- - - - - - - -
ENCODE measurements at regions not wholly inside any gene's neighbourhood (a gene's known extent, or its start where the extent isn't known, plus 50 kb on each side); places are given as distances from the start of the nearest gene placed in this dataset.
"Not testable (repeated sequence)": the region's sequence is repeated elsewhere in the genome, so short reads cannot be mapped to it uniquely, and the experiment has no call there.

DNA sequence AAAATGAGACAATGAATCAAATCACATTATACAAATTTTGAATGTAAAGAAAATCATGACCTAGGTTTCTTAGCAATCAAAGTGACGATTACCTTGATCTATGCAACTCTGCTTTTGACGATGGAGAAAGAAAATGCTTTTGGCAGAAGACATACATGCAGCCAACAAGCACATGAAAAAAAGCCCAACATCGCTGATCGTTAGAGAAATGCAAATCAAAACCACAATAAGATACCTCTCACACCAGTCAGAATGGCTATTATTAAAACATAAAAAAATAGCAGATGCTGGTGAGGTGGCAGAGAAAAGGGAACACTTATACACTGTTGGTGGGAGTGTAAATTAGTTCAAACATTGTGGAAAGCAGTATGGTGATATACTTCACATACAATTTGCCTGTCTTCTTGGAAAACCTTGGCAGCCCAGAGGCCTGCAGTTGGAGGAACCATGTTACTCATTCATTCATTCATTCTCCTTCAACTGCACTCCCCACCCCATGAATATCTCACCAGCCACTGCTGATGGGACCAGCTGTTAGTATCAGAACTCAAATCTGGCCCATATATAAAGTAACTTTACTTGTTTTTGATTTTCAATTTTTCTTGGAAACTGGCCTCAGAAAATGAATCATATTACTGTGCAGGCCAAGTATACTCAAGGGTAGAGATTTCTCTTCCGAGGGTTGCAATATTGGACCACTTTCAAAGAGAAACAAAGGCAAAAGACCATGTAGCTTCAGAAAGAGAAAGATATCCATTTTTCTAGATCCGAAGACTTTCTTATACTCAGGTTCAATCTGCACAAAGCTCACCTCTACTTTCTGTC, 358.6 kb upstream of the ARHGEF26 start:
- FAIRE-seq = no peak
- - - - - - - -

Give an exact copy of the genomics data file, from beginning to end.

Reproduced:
ENCODE measurements at regions not wholly inside any gene's neighbourhood (a gene's known extent, or its start where the extent isn't known, plus 50 kb on each side); places are given as distances from the start of the nearest gene placed in this dataset.
"Not testable (repeated sequence)": the region's sequence is repeated elsewhere in the genome, so short reads cannot be mapped to it uniquely, and the experiment has no call there.

DNA sequence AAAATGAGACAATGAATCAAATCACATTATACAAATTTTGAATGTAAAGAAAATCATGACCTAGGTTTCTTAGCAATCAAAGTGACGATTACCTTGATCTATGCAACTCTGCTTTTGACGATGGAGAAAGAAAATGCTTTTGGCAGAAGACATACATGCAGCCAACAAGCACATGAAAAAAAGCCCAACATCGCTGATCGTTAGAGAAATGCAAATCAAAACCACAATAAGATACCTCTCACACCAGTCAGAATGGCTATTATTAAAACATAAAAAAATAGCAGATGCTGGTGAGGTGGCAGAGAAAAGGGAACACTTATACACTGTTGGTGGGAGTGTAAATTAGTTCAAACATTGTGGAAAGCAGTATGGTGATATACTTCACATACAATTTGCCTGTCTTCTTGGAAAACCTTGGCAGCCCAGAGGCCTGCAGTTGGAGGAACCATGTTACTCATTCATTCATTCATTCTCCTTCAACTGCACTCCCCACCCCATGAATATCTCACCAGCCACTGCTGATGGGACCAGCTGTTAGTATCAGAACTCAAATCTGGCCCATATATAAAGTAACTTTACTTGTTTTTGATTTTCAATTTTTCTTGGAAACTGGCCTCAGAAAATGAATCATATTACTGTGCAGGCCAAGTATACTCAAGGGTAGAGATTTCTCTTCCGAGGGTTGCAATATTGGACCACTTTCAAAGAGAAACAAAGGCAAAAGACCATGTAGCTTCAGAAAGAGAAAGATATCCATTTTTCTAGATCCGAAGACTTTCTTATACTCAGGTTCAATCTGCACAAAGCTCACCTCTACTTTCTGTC, 358.6 kb upstream of the ARHGEF26 start:
- FAIRE-seq = no peak